With coal on its way out and decarbonisation across many parts of the US now an integral part of state level policies, could the demise of natural gas be the next step? Gas is seen by many as an interim solution in the energy transition and provides flexibility to energy networks that have adopted a greater share of renewables, but the tide could be turning against this last great dinosaur of the fossil age.
Tom Buttgenbach, CEO of developer 8minute Solar Energy, says that projects such as his company’s Eland Solar & Storage Centre, currently being constructed in the Mojave Desert in California, pairing 400MWac of solar PV with 300MW / 1,200MWh demonstrate both the “cost and reliability advantages in pairing solar with storage”.
“For the first time ever, solar paired with storage is not just lower cost but also more reliable than fossil fuel power plants,” Buttgenbach says.
Not only has the Eland project achieved the lowest cost solar-plus-storage power purchase agreement (PPA) in history, costing less than fossil fuel generation (under US$20 per MWh for solar and under US$40 per MWh combined with batteries) but the 8minute CEO points out that projects such as Eland “offer 98% to 99% reliability – much higher than a gas plant in the mid-80% range”.
“Our solar-plus-storage power plants can come online in a fraction of a second, compared to several minutes for a gas plant and can be optimised to deliver a range of flexible grid services depending on what a utility needs.”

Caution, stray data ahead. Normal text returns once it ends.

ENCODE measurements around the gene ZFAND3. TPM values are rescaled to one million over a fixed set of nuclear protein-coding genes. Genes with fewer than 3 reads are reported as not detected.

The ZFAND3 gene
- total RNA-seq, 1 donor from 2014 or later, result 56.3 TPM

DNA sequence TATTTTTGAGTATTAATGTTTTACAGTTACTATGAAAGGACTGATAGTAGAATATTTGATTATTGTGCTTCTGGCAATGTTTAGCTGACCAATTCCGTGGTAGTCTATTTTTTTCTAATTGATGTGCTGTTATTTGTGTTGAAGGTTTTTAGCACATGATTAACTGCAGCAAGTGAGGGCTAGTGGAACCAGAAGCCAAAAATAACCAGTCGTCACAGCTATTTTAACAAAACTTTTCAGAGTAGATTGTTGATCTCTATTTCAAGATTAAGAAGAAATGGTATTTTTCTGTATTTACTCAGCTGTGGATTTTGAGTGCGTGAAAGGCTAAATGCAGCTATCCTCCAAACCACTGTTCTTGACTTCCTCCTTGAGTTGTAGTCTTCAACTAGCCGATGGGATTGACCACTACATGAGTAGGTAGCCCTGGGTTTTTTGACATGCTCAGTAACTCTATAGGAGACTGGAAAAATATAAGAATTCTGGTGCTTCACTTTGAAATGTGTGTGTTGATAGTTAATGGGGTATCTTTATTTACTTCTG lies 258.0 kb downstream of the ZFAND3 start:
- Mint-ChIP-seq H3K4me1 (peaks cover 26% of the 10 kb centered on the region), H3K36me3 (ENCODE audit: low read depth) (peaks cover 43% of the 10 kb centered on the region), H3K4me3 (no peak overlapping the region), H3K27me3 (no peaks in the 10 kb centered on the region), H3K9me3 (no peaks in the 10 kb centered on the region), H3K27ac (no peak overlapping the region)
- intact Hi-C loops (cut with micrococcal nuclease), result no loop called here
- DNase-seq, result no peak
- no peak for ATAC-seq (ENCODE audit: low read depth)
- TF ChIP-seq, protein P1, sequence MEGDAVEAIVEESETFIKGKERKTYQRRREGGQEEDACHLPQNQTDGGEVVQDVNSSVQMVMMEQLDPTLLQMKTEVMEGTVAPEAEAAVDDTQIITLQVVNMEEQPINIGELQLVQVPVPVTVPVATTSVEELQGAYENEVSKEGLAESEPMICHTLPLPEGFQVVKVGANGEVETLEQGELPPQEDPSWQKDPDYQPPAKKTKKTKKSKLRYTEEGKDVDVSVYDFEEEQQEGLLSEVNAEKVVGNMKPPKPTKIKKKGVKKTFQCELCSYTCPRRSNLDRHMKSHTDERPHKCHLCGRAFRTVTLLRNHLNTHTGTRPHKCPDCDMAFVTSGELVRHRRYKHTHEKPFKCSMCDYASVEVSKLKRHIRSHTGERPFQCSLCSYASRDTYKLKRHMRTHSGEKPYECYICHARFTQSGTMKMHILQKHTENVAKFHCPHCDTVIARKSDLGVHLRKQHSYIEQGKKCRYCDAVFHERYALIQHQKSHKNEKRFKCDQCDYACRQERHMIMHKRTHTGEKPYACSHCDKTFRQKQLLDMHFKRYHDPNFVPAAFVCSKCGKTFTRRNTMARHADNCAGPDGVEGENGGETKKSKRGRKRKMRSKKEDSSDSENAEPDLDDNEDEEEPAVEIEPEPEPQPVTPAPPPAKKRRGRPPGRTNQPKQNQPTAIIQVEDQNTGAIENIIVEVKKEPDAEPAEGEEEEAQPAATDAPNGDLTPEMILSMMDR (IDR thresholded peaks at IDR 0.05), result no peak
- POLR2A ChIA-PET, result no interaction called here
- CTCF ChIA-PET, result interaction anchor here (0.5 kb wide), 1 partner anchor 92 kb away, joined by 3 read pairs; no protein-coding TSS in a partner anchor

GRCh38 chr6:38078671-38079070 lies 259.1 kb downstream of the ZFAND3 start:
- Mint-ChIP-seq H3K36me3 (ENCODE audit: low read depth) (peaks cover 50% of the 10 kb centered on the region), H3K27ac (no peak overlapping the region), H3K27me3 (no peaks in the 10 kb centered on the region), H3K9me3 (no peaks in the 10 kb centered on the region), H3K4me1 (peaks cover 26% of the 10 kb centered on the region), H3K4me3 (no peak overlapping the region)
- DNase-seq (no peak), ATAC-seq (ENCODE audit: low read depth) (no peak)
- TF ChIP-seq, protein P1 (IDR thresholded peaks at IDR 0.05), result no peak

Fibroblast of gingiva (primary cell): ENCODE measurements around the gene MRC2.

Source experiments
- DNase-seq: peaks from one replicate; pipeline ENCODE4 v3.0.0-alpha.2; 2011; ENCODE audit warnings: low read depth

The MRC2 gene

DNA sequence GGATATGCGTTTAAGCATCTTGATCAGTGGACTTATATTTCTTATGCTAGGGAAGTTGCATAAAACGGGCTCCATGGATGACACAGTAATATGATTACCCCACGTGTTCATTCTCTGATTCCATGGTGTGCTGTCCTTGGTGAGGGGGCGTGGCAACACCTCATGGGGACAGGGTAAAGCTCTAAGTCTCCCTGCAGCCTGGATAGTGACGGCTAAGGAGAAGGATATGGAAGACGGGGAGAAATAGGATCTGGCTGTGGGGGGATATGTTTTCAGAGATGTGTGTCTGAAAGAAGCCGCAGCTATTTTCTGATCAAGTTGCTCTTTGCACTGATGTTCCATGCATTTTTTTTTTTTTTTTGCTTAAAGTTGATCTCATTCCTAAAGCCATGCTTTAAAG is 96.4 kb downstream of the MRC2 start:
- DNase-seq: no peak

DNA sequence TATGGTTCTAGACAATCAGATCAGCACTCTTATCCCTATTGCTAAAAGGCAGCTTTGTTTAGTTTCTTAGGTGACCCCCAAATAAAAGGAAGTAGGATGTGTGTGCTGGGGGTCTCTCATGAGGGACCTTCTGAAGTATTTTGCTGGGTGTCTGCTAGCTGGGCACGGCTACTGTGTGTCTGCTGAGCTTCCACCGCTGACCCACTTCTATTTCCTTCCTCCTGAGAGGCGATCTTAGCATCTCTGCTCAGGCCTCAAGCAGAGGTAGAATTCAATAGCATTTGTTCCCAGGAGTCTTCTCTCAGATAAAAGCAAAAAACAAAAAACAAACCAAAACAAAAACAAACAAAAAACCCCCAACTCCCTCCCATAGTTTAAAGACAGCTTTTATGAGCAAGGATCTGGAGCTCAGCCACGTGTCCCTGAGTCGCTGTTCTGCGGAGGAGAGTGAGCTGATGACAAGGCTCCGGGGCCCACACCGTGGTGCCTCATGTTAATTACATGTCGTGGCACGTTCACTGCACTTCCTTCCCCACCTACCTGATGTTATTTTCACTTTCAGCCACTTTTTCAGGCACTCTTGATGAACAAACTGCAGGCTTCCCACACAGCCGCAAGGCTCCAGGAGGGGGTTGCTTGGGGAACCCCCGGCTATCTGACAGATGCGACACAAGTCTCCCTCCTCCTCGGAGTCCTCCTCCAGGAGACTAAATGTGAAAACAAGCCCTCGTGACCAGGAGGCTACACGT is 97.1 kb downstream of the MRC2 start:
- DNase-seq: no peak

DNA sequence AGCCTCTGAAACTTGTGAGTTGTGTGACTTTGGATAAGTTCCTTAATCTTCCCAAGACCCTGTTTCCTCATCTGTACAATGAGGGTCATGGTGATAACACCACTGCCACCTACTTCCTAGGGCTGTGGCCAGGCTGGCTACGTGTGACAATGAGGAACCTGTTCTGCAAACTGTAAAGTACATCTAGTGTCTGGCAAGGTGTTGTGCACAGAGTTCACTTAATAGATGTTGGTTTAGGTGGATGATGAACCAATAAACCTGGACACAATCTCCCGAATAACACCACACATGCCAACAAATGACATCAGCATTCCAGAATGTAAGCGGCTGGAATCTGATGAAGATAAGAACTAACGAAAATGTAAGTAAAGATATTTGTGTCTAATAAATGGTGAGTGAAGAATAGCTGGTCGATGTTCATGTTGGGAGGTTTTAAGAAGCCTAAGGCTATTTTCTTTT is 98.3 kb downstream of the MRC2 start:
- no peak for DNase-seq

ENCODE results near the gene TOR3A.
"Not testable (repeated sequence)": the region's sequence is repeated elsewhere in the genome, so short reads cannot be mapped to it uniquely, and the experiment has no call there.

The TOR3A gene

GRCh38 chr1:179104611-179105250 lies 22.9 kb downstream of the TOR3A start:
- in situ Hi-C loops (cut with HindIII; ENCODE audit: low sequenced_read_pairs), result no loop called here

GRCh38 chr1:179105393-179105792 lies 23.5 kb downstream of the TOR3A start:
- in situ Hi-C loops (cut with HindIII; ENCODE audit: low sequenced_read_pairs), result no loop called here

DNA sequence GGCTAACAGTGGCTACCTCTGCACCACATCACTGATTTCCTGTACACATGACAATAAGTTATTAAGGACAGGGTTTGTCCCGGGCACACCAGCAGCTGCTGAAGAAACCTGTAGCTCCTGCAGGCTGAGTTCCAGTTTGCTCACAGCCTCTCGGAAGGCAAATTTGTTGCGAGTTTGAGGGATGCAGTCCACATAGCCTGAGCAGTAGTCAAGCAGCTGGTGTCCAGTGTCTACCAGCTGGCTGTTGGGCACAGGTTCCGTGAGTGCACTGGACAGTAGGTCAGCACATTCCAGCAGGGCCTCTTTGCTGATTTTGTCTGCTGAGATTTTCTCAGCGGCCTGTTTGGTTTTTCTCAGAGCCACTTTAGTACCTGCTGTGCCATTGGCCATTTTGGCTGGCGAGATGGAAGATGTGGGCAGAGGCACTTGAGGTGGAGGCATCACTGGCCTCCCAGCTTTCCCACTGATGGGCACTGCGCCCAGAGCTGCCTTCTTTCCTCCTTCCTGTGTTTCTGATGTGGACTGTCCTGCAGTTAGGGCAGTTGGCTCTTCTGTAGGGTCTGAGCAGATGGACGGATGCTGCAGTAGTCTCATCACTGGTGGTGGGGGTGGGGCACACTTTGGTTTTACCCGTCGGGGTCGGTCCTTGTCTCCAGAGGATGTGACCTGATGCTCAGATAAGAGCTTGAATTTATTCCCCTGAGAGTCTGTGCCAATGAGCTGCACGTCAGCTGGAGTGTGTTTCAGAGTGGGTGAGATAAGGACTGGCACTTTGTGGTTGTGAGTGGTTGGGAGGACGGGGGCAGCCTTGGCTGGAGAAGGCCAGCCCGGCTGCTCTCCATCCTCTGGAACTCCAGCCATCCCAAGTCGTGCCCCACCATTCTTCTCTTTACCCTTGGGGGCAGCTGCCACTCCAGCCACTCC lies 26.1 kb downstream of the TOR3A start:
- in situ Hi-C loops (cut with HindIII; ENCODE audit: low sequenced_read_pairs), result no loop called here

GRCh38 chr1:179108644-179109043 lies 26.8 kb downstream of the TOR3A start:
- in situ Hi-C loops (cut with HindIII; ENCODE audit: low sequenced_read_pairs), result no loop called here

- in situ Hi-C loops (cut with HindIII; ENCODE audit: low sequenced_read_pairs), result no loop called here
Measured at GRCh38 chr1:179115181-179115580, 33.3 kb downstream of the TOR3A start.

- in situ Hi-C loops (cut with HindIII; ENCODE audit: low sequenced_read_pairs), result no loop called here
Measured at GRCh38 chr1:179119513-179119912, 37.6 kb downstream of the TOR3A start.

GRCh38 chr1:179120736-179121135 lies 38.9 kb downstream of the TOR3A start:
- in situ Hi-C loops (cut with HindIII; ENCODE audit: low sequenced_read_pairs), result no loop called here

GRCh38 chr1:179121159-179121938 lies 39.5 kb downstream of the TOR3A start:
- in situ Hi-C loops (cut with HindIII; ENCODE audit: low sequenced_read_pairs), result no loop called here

“Eland, for example, with a record-high capacity factor of 60% during the summer months, will be able to dispatch power during the day and well into the evening and night – and will do so with existing transmission. By using existing transmission capacity more efficiently, our Eland plant will deliver low-cost renewable energy to Los Angeles quickly and is helping avoid multi-year, multi-billion dollar investments in new infrastructure.”
Meanwhile, the inauguration of President-elect Joe Biden and the US’ re-entry into the Paris Agreement could mean a policy landscape much less favourable to all fossil fuels, Jeff Bishop, CEO of battery storage developer Key Capture Energy says.
“The Clean Power Plan under the Obama Administration really drove utilities to rethink their entire playbooks. Overnight, no utility board was willing to sign-off on a new coal plant when there was not a clear path to long-term cost recovery. Similar motivations – political or regulatory – could take place in the next few years, effectively removing new natural gas plants from the utility integrated resource planning framework. I am unsure what form this will take in the next four years, but it’s quite clear that changes at the federal, regional, and state level are further accelerating the clean energy transition”.
Read more: Energy Storage News